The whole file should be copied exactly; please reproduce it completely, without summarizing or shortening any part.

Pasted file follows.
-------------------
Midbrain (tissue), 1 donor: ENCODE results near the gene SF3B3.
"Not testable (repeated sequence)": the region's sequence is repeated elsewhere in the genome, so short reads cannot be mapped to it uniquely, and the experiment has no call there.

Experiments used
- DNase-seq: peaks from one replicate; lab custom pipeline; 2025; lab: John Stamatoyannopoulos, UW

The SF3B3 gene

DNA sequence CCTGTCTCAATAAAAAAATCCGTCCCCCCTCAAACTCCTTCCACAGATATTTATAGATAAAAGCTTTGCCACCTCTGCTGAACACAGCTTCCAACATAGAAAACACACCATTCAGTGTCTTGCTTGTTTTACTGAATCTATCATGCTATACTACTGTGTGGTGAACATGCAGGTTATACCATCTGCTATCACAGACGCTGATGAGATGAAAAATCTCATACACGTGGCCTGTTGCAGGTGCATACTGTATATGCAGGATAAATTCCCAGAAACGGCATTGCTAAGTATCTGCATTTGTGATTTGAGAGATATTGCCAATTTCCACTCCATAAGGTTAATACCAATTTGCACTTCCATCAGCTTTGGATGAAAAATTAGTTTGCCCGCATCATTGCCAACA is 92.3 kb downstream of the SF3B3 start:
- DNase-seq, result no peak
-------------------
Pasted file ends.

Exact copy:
Midbrain (tissue), 1 donor: ENCODE results near the gene SF3B3.
"Not testable (repeated sequence)": the region's sequence is repeated elsewhere in the genome, so short reads cannot be mapped to it uniquely, and the experiment has no call there.

Experiments used
- DNase-seq: peaks from one replicate; lab custom pipeline; 2025; lab: John Stamatoyannopoulos, UW

The SF3B3 gene

DNA sequence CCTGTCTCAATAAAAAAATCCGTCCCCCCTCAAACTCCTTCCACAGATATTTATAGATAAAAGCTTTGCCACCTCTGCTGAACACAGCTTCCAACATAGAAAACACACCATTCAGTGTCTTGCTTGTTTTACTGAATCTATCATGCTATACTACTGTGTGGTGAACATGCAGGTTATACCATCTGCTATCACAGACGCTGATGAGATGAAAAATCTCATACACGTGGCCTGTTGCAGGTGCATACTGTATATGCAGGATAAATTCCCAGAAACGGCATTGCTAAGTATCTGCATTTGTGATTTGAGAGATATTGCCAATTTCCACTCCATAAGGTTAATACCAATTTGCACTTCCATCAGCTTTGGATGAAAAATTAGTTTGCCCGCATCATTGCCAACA is 92.3 kb downstream of the SF3B3 start:
- DNase-seq, result no peak